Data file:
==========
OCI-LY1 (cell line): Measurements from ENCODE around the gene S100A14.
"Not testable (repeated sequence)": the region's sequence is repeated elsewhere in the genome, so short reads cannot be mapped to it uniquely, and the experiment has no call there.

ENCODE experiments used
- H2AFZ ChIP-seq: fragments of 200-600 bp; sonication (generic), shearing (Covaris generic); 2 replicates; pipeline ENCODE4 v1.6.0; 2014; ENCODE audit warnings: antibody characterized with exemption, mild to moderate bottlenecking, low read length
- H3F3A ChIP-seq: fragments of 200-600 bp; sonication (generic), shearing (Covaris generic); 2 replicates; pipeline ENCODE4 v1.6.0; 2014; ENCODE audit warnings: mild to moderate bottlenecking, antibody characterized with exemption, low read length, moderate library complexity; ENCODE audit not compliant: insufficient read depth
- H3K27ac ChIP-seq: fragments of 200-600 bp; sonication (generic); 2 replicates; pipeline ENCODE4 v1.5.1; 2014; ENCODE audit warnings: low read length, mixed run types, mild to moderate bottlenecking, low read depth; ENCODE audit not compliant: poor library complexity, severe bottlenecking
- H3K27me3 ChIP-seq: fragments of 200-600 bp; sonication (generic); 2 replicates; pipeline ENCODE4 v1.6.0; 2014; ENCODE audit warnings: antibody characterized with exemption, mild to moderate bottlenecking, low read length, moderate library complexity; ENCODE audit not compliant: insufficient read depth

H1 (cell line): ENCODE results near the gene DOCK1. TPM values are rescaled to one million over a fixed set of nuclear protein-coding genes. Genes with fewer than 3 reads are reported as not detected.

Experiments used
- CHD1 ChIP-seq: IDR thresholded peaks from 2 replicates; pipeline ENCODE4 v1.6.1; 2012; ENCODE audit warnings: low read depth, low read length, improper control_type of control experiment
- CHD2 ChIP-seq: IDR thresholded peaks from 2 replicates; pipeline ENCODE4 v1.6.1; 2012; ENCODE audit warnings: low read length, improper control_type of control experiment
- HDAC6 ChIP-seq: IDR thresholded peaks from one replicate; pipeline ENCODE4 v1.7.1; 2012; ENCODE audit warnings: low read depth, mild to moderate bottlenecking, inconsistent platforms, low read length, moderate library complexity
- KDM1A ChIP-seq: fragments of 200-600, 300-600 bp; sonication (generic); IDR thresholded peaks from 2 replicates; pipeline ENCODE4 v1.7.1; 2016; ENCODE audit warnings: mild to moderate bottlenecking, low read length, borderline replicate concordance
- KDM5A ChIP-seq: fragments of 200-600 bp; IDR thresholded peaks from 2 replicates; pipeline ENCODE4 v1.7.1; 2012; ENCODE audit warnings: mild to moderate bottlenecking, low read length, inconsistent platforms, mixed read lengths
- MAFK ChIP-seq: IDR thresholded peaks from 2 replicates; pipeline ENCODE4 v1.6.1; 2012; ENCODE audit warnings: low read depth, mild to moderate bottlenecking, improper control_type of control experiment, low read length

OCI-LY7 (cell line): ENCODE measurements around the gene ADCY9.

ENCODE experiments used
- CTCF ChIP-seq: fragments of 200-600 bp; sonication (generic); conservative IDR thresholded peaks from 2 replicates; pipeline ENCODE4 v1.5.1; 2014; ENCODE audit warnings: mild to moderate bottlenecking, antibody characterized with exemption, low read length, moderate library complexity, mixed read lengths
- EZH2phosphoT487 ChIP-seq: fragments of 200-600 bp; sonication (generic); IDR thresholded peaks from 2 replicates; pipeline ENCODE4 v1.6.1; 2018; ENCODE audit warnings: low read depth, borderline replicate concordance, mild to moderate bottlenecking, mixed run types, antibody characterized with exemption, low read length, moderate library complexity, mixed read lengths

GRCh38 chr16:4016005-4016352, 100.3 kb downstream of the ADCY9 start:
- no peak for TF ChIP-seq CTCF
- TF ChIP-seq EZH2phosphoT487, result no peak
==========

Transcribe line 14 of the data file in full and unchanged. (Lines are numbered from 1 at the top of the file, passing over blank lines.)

- KDM5A ChIP-seq: fragments of 200-600 bp; IDR thresholded peaks from 2 replicates; pipeline ENCODE4 v1.7.1; 2012; ENCODE audit warnings: mild to moderate bottlenecking, low read length, inconsistent platforms, mixed read lengths